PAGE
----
Walking the streets of old town Alexandria after navigating the DC traffic, at my stop in this lovely spot on my trek South, I contemplate the unfolding process of my life’s journey and the myriad of lives from which I have sprung to be here now. I stop for cheese and olives at a wine shop, looking forward to my therapeutic appointment with my subconscious, seeking answers to questions that have not yet fully formed.
“Quantum theory thus reveals a basic oneness of the universe. It shows that we cannot decompose the world into independently existing smallest units. As we penetrate into matter, nature does not show us any isolated “building blocks,” but rather appears as a complicated web of relations between the various parts of the whole. These relations always include the observer in an essential way. The human observer constitute the final link in the chain of observational processes, and the properties of any atomic object can be understood only in terms of the object’s interaction with the observer.”
Fritjof Capra, The Tao of Physics: An Exploration of the Parallels between Modern Physics and Eastern Mysticism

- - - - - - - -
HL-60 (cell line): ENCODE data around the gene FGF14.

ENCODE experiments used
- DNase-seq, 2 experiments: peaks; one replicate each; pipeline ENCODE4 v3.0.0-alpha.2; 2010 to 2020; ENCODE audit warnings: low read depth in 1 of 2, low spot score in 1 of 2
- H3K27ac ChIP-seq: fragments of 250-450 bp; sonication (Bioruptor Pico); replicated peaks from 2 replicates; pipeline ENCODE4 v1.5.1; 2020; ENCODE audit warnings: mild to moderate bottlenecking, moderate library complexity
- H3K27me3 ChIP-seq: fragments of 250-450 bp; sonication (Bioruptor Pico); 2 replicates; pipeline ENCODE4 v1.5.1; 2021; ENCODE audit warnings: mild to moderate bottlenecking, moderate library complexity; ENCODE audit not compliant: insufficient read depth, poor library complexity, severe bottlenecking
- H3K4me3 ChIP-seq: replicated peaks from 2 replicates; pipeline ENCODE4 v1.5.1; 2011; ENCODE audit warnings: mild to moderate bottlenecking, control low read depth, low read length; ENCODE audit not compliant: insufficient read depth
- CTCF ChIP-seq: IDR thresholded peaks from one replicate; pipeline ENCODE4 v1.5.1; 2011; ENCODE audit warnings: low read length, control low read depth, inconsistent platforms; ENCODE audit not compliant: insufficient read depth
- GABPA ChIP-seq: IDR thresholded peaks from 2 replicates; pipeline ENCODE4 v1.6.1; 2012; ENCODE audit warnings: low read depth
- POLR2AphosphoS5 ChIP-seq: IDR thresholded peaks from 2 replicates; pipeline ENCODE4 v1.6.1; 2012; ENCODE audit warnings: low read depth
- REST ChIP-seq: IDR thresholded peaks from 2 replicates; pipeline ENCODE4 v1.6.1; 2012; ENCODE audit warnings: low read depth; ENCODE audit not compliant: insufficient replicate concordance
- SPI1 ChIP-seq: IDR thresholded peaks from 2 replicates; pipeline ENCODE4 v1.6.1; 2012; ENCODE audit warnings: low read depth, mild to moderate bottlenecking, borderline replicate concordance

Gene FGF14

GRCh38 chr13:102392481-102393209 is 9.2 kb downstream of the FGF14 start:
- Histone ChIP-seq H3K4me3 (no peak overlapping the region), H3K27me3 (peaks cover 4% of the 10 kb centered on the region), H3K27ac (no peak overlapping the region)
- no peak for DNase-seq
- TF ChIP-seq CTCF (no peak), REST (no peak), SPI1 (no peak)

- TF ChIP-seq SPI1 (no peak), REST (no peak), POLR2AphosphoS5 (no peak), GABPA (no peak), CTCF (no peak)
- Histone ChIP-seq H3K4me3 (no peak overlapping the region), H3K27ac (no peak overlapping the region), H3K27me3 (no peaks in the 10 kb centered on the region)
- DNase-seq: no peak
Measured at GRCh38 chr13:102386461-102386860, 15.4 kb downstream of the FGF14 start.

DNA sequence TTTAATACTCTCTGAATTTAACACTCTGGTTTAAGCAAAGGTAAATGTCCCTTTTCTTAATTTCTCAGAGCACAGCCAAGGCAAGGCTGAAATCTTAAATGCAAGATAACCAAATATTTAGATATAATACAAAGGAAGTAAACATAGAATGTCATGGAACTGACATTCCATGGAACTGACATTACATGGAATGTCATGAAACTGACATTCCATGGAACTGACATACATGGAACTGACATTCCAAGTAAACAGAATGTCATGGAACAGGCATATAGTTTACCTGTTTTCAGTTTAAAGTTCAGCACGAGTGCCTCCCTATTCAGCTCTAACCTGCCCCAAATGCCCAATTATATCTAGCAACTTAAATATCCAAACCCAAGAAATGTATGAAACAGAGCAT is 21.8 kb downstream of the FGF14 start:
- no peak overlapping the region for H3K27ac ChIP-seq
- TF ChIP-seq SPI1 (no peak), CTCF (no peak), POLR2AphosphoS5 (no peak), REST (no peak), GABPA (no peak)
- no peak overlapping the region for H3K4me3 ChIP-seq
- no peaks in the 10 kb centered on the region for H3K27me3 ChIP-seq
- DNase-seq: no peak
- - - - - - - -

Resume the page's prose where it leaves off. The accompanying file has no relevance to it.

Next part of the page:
The symbolic value of the past life is evident to the dreamer/participant and the extrapolation can be made fairly quickly as to the value of the life – sometimes pushed forward by requesting the dreamer to remember a significant event from a past life and/or a previous death. What were the feelings, and what was the person thinking when they died? Fly above and describe the scene as you were released.
It wasn’t what I imagined it would be – a gypsy girl dancing and twirling her skirts with joy in a state of bliss shortly before her troupe was run out of town and ravaged by soldiers or a rich gay soldier in the Napoleon wars, desperately clinging to his fallen lover against a backdrop of fire and screaming horses. He dies soon after, afflicted with sickness and opium.
A woman whisked away from her village on horseback, clinging to her lover, who had promised her a life of luxury and ease in the city. She was saddened to leave behind her young daughter, born out of wedlock, with a poor family who she was leaving behind, fleeing her bad decisions to make worse ones. She became a prostitute in the city and once she finally hit bottom, returned to the village and to her forgiving and joyful daughter and family. She dies old and heartbroken but surrounded by love.
A young Indian boy, at a fire ceremony, pressed into sacrificing his beloved pet, for the glory of the tribal religious offering. He realizes the hopelessness of the old ways. Ceremonies will not save the Indian nations, the futility of his tribal religion and the sadness of his offering leads him on a downward spiral. He eventually kills himself.
I sleep well after the past life regression and enjoy an early morning stroll the next morning in Alexandria. Looking at my feet, enjoying the comfort of my new Fly London shoes, I wonder what kind of door will mark this particular life in this time and place. I suppose I won’t know until the next time I visit the liminal state of bardos.